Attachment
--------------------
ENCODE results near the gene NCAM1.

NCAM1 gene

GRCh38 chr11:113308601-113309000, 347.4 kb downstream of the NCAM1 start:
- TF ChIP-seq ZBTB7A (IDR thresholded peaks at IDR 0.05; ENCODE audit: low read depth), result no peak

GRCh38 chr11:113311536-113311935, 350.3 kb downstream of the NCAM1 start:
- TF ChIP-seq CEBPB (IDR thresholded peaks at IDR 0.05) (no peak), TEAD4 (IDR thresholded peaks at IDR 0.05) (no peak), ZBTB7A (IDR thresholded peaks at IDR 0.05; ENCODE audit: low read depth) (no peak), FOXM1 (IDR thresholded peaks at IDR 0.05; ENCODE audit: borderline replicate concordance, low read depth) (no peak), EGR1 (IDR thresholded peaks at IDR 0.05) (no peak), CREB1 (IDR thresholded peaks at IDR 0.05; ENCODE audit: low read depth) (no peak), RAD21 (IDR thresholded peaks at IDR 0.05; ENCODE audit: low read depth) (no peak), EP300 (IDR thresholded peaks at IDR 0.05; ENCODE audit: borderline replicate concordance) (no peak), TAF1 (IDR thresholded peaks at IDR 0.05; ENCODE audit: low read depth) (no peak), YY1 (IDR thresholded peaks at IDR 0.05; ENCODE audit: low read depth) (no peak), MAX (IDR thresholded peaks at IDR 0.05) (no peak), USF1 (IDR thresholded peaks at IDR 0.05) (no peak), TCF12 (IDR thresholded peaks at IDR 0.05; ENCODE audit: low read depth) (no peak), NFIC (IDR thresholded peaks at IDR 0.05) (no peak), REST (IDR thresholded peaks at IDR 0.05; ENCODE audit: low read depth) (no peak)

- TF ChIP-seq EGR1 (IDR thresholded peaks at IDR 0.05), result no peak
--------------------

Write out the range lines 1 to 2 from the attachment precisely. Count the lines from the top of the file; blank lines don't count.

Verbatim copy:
ENCODE results near the gene NCAM1.

NCAM1 gene